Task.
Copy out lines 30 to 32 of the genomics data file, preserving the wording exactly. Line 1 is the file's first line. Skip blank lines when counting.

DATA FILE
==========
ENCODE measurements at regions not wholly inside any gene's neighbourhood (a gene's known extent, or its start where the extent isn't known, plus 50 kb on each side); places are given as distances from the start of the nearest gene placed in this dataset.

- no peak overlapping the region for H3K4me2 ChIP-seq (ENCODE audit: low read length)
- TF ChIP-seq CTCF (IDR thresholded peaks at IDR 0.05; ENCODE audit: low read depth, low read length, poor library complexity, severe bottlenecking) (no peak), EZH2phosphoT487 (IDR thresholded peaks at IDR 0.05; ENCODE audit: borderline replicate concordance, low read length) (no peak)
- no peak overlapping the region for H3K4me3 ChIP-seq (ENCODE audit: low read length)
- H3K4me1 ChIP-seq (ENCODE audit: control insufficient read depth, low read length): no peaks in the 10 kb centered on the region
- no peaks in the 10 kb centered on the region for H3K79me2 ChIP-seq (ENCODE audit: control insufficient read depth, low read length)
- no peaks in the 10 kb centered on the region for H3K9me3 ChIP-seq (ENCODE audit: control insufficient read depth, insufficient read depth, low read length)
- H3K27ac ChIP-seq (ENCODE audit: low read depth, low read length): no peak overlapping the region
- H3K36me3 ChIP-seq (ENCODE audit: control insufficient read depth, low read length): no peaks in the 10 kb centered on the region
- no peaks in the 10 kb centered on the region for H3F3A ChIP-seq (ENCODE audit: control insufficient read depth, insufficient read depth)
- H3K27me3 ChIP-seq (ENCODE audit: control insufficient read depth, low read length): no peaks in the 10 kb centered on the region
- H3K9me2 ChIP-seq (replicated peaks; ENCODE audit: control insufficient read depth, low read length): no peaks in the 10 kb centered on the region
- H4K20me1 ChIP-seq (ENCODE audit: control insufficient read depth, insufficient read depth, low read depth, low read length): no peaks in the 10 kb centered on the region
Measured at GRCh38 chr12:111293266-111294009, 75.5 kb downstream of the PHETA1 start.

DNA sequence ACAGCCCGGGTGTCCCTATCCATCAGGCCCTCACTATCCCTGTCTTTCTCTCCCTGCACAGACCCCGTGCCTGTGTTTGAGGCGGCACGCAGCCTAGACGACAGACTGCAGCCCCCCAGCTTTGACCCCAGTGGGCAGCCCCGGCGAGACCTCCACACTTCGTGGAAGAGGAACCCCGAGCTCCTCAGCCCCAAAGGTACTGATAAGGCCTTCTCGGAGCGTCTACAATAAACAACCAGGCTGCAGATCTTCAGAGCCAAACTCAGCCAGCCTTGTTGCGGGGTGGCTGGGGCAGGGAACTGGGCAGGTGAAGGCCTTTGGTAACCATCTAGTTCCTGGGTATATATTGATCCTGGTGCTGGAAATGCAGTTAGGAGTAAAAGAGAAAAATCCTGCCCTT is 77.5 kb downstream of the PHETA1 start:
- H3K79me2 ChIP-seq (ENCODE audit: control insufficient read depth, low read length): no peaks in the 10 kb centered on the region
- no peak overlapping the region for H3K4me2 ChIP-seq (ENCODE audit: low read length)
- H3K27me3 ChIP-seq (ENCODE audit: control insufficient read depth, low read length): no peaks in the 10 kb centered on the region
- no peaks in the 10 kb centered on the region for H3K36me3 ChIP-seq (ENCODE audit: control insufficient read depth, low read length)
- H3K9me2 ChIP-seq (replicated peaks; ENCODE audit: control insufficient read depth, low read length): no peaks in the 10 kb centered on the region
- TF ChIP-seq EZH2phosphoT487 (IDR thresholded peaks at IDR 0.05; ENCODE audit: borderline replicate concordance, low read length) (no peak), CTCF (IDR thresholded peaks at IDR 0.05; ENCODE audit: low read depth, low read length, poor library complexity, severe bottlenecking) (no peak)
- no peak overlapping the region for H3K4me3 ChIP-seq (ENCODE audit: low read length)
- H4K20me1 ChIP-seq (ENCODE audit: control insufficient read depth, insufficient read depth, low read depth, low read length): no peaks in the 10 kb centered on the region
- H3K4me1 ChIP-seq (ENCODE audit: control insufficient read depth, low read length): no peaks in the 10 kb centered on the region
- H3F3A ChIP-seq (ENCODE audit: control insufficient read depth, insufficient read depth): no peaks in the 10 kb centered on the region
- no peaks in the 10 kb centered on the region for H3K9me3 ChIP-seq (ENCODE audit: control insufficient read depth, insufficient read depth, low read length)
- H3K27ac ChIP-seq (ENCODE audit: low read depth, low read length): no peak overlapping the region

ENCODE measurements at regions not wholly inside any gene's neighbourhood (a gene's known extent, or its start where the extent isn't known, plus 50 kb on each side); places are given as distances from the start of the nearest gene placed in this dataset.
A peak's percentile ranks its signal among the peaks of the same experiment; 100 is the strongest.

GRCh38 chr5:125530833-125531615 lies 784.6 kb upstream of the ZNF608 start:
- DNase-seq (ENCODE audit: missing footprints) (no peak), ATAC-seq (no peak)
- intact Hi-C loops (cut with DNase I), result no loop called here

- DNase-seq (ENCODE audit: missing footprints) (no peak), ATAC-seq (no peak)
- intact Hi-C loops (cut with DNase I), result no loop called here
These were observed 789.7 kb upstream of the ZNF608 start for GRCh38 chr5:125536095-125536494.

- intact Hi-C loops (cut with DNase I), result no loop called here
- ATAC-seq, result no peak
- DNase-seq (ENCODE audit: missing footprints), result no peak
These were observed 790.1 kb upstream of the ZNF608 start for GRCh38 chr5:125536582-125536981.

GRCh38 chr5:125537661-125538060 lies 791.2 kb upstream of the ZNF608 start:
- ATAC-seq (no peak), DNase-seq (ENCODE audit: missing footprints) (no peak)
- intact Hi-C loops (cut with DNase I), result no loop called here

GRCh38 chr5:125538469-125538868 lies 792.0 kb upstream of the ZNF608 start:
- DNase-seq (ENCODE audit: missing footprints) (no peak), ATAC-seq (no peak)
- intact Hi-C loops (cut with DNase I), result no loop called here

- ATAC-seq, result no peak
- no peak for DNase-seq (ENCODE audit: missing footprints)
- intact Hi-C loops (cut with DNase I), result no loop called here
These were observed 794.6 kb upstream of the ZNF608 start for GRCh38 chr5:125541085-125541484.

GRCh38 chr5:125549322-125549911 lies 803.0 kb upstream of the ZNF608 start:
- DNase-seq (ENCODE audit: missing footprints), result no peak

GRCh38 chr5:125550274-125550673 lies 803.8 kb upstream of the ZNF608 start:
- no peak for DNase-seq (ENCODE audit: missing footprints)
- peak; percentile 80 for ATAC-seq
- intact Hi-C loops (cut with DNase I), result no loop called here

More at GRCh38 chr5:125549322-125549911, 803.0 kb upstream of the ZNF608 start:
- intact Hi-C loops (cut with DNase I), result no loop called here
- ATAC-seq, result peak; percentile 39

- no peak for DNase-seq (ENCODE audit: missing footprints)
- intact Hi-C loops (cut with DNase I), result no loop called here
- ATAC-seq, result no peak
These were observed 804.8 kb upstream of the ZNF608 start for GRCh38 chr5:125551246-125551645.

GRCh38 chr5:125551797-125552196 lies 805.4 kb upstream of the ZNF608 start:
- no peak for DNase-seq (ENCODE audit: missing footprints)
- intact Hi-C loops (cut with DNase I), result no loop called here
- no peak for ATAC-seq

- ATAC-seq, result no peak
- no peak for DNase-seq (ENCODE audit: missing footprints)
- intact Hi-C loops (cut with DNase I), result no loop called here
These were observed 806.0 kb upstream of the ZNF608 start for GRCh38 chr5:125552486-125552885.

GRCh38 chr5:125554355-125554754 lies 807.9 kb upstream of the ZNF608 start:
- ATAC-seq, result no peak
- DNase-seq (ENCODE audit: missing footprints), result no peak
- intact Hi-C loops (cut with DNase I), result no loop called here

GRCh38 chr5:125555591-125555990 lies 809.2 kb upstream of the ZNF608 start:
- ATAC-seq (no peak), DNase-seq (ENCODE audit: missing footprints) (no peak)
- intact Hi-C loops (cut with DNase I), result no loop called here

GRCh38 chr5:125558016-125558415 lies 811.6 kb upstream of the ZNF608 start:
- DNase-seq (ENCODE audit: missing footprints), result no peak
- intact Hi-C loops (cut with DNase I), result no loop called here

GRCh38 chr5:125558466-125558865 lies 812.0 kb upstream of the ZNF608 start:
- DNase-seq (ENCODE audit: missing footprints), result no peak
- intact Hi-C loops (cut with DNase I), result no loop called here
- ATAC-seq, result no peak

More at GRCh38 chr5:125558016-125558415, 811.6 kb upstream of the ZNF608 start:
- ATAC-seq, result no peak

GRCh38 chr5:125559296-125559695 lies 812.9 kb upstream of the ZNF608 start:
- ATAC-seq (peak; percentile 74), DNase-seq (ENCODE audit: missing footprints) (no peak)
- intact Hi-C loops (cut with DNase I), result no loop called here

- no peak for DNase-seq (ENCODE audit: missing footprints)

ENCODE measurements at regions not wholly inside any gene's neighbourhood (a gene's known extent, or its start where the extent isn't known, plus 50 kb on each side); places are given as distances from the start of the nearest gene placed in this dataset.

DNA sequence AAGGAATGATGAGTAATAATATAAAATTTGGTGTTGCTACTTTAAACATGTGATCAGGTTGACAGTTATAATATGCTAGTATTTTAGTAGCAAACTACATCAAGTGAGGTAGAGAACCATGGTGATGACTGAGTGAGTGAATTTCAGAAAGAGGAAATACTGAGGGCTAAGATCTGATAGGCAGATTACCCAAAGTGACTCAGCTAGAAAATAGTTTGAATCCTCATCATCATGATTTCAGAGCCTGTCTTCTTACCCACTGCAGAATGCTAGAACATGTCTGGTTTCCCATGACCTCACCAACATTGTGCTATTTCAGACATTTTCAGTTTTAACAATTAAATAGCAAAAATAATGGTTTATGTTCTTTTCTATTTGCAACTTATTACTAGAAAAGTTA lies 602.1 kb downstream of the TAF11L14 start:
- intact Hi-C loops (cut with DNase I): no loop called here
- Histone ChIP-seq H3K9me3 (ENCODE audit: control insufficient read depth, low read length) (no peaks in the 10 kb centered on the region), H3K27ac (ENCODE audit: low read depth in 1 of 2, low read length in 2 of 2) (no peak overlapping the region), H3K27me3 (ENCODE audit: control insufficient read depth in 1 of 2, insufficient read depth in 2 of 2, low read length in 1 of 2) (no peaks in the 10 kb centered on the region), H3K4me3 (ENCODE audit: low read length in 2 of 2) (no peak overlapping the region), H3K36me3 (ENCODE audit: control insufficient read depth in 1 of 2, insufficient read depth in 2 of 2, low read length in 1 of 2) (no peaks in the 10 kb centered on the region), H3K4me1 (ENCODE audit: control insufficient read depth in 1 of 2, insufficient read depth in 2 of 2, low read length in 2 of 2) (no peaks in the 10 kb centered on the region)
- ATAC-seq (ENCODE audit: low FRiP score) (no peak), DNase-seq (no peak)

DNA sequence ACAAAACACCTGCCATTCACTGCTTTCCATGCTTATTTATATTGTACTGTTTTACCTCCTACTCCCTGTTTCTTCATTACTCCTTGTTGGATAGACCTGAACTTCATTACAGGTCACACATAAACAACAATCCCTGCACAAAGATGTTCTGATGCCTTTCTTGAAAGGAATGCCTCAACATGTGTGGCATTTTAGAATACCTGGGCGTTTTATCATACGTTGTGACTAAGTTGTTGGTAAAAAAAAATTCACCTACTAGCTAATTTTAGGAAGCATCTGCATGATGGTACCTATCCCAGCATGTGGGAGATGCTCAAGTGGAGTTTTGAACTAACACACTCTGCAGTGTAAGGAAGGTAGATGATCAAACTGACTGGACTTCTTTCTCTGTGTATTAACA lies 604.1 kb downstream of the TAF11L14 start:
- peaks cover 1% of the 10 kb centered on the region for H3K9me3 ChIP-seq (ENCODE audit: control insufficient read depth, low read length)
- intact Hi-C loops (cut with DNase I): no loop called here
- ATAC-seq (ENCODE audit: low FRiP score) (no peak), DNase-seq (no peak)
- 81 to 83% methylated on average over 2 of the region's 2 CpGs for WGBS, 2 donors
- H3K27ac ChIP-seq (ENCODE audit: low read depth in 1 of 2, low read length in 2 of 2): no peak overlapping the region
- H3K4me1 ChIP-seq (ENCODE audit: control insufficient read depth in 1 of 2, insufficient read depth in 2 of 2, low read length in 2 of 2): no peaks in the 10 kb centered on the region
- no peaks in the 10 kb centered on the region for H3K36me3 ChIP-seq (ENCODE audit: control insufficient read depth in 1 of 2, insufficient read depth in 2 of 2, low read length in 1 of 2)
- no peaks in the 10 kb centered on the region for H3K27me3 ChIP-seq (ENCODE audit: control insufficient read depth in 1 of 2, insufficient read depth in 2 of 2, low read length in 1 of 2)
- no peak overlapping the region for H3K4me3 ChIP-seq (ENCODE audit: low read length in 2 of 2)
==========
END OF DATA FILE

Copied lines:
GRCh38 chr5:125530833-125531615 lies 784.6 kb upstream of the ZNF608 start:
- DNase-seq (ENCODE audit: missing footprints) (no peak), ATAC-seq (no peak)
- intact Hi-C loops (cut with DNase I), result no loop called here